If you suspect that the officer did not have probable cause to stop your vehicle, or arrest you for drunk driving, then you may be able to prevent evidence gathered during the arrest (such as breathalyzer data) from being used in trial. If you believe you were stopped because of your race, ethnicity, or other issue, and not because you were driving recklessly or appeared to be under the influence, you may be able to challenge the arrest.


Were field sobriety tests performed under the federal standard?
An officer may fail to carry out a field sobriety test to the federal standard. Additionally, there are many reasons other than being under the influence that may cause one to fail a field sobriety test. Instructions may be given in a confusing manner, and age, injury or a medical condition may affect balance. Also, the use of contact lenses or the presence of an eye disease may result in failure of the HGN (horizontal gaze nystagmus) test.

Could the breathalyzer have been improperly maintained or malfunctioning?
Breathalyzer results can be shockingly inaccurate. A quick search will pull up hundreds of cases in which breathalyzers were found to give incorrect results. These may be due to a manufacturer’s defect, incorrect calibration, or improper maintenance and upkeep of the device.

Were chemical tests correctly analyzed? Were samples contaminated?
Verification of blood testing results through independent laboratories may sometime find different results than those completed by the police force. In fact, there have been many instances in which samples were found to have been contaminated from outside sources.

Do you have a medical condition that may mimic impairment or cause a false positive on a blood alcohol level test?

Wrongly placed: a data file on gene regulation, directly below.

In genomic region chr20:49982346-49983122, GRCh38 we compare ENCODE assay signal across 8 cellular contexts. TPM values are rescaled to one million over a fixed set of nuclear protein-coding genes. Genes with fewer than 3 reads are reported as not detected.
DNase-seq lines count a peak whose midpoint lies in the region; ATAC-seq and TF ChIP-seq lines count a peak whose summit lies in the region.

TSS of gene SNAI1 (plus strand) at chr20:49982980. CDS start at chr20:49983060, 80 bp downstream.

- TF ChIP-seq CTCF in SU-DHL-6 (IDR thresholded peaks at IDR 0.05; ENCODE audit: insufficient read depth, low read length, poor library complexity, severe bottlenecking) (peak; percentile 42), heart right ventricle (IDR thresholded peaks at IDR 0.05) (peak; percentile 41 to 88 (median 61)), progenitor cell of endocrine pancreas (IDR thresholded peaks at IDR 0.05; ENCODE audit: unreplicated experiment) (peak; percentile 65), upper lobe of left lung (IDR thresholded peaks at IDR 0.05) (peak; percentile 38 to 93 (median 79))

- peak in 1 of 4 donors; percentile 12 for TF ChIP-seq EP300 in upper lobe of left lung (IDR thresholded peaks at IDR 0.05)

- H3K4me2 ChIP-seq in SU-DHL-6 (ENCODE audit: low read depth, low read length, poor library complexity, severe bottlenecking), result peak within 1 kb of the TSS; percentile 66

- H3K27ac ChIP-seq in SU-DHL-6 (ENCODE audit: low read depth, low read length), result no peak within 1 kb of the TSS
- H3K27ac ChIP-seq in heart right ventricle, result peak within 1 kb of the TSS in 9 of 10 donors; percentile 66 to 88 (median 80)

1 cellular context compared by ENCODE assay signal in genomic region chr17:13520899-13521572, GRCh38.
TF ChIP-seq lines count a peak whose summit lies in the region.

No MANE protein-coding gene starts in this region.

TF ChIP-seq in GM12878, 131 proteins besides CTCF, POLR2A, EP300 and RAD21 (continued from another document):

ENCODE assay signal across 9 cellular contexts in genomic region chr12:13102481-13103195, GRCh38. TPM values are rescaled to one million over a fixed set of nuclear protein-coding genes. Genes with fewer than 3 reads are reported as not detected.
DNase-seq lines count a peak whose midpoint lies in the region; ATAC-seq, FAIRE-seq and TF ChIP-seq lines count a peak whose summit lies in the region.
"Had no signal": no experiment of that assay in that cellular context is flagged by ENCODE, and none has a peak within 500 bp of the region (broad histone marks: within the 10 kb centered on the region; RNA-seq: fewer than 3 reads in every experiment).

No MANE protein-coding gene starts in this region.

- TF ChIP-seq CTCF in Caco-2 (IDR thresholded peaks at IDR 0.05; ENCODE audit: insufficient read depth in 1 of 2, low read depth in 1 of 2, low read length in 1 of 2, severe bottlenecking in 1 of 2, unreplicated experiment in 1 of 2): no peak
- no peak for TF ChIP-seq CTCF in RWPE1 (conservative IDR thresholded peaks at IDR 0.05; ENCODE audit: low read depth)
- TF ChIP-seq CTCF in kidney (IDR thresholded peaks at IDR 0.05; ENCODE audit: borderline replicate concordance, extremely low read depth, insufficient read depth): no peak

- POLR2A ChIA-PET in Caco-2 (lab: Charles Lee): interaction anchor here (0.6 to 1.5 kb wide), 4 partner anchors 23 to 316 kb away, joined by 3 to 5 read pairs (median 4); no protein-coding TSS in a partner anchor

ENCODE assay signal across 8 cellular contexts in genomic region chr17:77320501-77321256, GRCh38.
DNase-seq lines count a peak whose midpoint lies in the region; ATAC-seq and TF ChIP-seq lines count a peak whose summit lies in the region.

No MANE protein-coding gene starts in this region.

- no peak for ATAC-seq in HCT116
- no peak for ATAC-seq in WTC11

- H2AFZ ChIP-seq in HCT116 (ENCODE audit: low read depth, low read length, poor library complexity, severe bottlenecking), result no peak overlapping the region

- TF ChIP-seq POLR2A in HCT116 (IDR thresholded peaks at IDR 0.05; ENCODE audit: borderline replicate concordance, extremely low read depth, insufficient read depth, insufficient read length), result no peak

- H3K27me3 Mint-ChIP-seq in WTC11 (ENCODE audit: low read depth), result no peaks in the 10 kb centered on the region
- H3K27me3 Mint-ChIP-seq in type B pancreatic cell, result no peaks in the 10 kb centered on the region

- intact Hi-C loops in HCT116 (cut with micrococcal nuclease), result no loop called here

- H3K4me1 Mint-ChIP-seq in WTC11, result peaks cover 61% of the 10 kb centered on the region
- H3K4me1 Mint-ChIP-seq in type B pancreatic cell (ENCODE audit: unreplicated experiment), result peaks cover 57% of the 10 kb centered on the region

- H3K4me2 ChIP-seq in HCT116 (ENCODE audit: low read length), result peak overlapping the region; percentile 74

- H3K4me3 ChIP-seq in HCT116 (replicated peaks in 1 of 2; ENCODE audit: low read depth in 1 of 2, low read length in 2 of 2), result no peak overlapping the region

There are many causes for false high blood alcohol readings in a breathalyzer test. Those with diabetes or hypoglycemia can often trigger higher results in a breathalyzer test due to the presence of acetone in the breath. Additionally, certain diets, such as a low-carb diet, have been found to increase the level of acetone in the breath. The use of an asthma inhaler can also give a false positive on a breathalyzer test. Additionally, as breathalyzers are typically calibrated to use a breath volume of 1.5 liters, those with smaller lung capacities may show results with a higher alcohol percentage. Reasons for a smaller lung capacity can include bronchitis, asthma, emphysema, fibrosis, scoliosis, amongst others.

How and when to contest:

In order to contest a DUI arrest, you must first request a hearing with the DMV within 10 days of the arrest. Your DUI attorney can request the hearing for you, this can benefit you in that your DUI attorney can sometimes request a later date for the hearing, allowing for more time to prepare, as well as possibly being able to influence which DMV hearing officer is assigned to the case.

DMV Process:

The goal of the DMV hearing is to prevent your driver’s license from being suspended. In most cases, your DUI attorney will attend the hearing for you, and you may or may not even need to attend. This is where your lawyer will try to contest and throw out certain evidence used against you, such as a faulty breathalyzer test or a sobriety test carried out incorrectly. Results from the hearing are mailed out within one to 30 days.

If your license does get suspended, you may still be able to apply for and receive a restricted license. This will allow you to drive to and from work related activities, court, or a DUI alcohol program.

DUI court:

The next step is the DUI court proceedings. In a DUI case, there are usually two misdemeanors to fight: the DUI as well as Driving with Excessive BAC. The goal of these proceedings is to avoid both of these charges. During the court proceedings, your lawyer contests evidence and negotiates with the judge and prosecutor to seek a dismissal or a reduction of the charges. Like the DMV hearings, your DUI attorney can typically attend all of the DUI court proceedings on your behalf. However, there may be instances in which you must testify in person. You may also need to attend in if case goes to trial. DUI proceedings can span several court dates, and last several months.

Any questions? Contact us.